The Scrum Training Series is provided free of charge by CollabNet, Inc. and used by thousands of Agile practitioners, coaches, and trainers around the world.
Script without illustrations.
Every day at the same time and place, the Scrum Development Team members spend a total of 15 minutes reporting to each other. Each team member summarizes what he did the previous day, what he will do today, and what impediments he faces.
Standing up at the Daily Scrum will help keep it short. Topics that require additional attention may be discussed by whomever is interested after every team member has reported.
The team may find it useful to maintain a current Sprint Task List, a Sprint Burndown Chart, and an Impediments List. During Sprint execution it is common to discover additional tasks necessary to achieve the Sprint goals. Impediments caused by issues beyond the team’s control are considered organizational impediments.
It is often useful for the Product Owner to attend the Daily Scrum. But when any attendee also happens to be the team's boss, the invisible gun effect hampers self-organization and emergent leadership. People lacking real experience of team self-organization won’t see this problem, just as fish are unaware of water. Conversely, a team that needs additional expertise in product requirements will benefit from increased Product Owner involvement, sometimes including Daily Scrum attendance.
The Daily Scrum is intended to disrupt old habits of working separately. Members should remain vigilant for signs of the old approach. For example, looking only at the Scrum Master when speaking is one symptom that the team hasn’t learned to operate as a self-organizing entity.
Q: Why should the Product Owner attend the Daily Scrum?
A: See the section above about why this question is based on a flawed assumption. If we're serious about team self organization (remember principles before practices), inviting the Product Owner to the standup is a Team and Product Owner decision. The Intel case study found their teams did better work when they didn't invite the Product Owners, due to years of command and control habits (see the thumbs down for "PO on the Team" on page 10). All of the answer choices are probably wrong so I guess you'll have to pick the one that sounds the least like traditional command and control.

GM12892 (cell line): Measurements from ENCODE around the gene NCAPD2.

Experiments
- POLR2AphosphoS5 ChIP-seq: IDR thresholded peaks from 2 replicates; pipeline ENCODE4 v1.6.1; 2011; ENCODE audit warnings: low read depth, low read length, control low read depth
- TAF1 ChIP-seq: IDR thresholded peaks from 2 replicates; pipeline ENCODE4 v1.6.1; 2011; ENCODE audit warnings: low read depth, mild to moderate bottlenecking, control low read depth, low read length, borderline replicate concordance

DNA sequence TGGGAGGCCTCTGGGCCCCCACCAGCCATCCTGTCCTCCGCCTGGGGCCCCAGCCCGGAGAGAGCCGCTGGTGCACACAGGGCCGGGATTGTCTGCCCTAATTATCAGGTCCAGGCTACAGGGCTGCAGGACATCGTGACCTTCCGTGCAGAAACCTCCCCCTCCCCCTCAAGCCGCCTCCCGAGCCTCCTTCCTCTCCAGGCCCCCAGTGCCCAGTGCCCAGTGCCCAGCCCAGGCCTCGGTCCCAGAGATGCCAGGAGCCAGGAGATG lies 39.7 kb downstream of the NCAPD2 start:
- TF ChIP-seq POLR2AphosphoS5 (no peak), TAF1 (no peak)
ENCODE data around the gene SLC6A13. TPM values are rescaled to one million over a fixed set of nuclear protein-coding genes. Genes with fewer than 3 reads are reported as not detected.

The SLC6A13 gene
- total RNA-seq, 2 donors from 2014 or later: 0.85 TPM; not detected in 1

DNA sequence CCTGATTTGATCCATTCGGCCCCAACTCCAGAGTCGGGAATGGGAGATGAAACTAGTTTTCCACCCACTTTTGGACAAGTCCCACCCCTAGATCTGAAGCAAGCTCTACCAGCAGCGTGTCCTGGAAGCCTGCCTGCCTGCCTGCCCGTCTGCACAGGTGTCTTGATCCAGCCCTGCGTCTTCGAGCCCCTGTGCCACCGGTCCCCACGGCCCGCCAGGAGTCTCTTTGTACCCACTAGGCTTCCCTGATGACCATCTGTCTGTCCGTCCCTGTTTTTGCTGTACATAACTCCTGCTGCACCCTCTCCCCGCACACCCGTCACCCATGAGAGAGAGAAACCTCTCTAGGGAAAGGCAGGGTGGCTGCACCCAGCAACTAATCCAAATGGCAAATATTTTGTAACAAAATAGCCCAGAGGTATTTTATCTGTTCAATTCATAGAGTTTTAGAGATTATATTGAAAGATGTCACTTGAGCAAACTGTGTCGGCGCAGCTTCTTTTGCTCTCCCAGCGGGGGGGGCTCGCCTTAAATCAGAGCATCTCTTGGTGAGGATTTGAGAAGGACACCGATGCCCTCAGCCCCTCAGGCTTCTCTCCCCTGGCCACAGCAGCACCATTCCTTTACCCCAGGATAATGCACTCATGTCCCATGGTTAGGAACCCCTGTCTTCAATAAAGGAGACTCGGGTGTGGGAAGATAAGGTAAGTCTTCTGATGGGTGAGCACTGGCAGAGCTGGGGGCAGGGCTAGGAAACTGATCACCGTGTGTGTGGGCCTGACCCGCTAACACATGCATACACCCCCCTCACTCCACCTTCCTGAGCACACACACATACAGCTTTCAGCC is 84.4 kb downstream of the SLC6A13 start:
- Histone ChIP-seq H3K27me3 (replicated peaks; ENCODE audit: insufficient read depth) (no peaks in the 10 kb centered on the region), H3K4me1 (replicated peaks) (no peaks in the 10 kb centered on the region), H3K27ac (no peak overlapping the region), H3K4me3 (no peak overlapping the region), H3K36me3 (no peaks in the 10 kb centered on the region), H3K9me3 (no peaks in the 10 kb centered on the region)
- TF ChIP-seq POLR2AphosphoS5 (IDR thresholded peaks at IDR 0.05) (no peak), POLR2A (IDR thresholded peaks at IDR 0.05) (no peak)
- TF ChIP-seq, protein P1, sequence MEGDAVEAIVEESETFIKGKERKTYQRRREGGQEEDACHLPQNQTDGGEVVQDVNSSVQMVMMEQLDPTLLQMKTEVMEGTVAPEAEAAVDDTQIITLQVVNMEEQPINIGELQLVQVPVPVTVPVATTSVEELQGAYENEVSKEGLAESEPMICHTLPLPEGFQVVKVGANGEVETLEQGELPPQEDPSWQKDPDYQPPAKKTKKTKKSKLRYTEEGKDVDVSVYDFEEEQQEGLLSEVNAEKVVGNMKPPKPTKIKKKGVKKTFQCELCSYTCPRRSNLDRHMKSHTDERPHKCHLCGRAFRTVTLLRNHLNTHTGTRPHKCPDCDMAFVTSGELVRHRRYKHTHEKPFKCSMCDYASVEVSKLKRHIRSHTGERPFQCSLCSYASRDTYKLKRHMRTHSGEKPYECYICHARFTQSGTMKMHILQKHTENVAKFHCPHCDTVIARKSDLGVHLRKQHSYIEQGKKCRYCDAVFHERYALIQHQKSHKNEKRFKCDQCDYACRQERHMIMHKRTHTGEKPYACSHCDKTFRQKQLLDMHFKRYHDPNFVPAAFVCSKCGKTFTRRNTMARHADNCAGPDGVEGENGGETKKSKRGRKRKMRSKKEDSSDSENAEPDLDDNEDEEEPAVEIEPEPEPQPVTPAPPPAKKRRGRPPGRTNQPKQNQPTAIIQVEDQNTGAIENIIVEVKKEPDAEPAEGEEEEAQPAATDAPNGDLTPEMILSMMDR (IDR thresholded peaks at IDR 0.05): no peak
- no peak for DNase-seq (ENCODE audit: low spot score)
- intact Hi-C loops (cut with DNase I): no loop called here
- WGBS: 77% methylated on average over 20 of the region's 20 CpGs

During Sprint execution, team members develop an intrinsic interest in shared goals and learn to manage each other to achieve them. The natural human tendency to be accountable to a peer group contradicts years of habit for workers. Allowing a team to become self-propelled, rather than manipulated through extrinsic punishments and rewards, contradicts years of habit for some managers. The Scrum Master’s observation and persuasion skills increase the probability of success, despite the initial discomfort.
Self-organizing teams can radically outperform larger, traditionally managed teams. Family-sized groups naturally self-organize when the right conditions are met:
Psychologist Bruce Tuckman describes stages of group development as “forming, storming, norming, performing.” Optimal self-organization takes time. The team may perform worse during early iterations than it would have performed as a traditionally managed working group.
Heterogeneous teams outperform homogeneous teams at complex work. They also experience more conflict. Disagreements are normal and healthy on an engaged team; team performance will be determined by how well the team handles these conflicts.
Bad apple theory suggests that a single negative individual (“withholding effort from the group, expressing negative affect, or violating important interpersonal norms”) can disproportionately reduce the performance of an entire group. Such individuals are rare, but their impact is magnified by a team’s reluctance to remove them. This can be partly mitigated by giving teams greater influence over who joins them.
Other individuals who underperform in a boss/worker situation (due to being under-challenged or micromanaged) will shine on a Scrum team.
Self-organization is hampered by conditions such as geographic distribution, boss/worker dynamics, part-time team members, and interruptions unrelated to Sprint goals. Most teams will benefit from a full-time Scrum Master who works hard to mitigate these kinds of impediments.
While Scrum does not prescribe specific engineering practices, Scrum Masters are responsible for promoting increased rigor in the definition of done. Items that are called “done” should stay done. Automated regression testing prevents vampire stories that leap out of the grave. Design, architecture, and infrastructure must emerge over time, subject to continuous reconsideration and refinement, instead of being “finalized” at the beginning, when we know nothing.
The Scrum Master can inspire the team to learn engineering practices associated with XP: Continuous Integration (continuous automated testing), Test-Driven Development (TDD), constant merciless refactoring, pair programming, frequent check-ins, etc. Informed application of these practices prevents technical debt [high cost of future change --mj].